We consider estimates of the value of fc – the fraction of intelligent species that can make themselves visible to other societies – by examining the recent capabilities of terrestrial technology. The value of this Drake Equation parameter is important for evaluating SETI experiments because the development of radio or other technology that would permit interstellar communication is hardly inevitable, even when intelligence is present. For example, note that Homo sapiens lacked advanced technology throughout most of its history. In estimating fc, we are attempting to gauge whether intelligent species frequently become detectable.
Unfortunately, any evaluation of fc must deal with the fact that communication depends on both the technology of the listener and the speaker, and therefore even deciding whether our own species should be counted among those that are visible depends on assumptions about the receiving capabilities of others. For consistency, we assume those capabilities are similar to our own.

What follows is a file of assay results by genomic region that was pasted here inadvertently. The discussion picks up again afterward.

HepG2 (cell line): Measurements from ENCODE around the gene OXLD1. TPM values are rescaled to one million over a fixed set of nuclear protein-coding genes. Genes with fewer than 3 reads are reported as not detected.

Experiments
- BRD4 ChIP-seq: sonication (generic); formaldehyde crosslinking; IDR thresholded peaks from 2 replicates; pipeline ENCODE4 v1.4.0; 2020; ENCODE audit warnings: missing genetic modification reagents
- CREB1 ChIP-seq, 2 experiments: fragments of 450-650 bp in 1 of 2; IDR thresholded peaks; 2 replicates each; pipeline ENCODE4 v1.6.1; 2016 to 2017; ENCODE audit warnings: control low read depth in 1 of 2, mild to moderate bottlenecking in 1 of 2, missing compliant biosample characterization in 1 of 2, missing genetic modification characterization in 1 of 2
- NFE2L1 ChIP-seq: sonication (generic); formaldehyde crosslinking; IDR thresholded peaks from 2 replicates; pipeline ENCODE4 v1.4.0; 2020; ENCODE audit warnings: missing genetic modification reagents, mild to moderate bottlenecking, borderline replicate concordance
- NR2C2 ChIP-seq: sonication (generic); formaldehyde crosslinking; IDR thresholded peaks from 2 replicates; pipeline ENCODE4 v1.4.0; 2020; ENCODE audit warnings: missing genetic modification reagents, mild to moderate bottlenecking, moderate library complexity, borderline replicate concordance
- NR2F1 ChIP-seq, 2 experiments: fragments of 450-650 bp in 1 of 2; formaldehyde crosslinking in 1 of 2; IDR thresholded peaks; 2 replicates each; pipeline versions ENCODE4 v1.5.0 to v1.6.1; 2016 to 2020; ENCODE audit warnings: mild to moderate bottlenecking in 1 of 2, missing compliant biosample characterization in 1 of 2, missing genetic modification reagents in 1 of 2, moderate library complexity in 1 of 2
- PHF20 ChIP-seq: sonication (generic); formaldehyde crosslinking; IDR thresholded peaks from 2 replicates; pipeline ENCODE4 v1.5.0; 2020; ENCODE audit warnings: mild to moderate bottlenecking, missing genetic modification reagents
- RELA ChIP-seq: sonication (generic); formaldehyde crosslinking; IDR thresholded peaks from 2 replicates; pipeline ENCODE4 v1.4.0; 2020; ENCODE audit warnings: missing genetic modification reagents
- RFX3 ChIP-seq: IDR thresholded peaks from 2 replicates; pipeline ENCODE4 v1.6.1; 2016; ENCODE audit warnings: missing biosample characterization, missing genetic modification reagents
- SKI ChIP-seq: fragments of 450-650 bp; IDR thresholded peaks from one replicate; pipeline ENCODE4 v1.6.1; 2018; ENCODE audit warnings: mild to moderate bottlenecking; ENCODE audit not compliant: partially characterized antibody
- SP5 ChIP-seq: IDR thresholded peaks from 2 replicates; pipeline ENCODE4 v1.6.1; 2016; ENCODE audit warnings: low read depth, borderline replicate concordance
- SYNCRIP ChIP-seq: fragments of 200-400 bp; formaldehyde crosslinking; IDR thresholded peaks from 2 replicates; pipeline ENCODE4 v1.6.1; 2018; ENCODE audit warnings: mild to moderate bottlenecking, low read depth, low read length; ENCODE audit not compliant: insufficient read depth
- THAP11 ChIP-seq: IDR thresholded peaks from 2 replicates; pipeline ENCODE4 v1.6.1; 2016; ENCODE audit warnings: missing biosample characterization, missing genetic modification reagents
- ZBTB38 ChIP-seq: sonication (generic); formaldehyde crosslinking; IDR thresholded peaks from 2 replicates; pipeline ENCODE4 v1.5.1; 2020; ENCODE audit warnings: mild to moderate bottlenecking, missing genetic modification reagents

We consider the strongest microwave emissions from Earth and find that – with the exception of the Arecibo radar – our own broadcasts into space would be too weak to be found by our current SETI experiments at a distance of 100 light-years. Similarly, neither our inadvertent optical emissions (street lighting) nor the type of large-scale artifacts we've built on Earth are detectable by terrestrial telescope technology at this distance. Therefore, we conclude that Homo sapiens has not yet attained a value of fc = 1. We could not find our own society at the distances of even relatively nearby stars.
This situation might be short-lived, however, and in any case should not dissuade us from doing SETI experiments. This is because both our visibility
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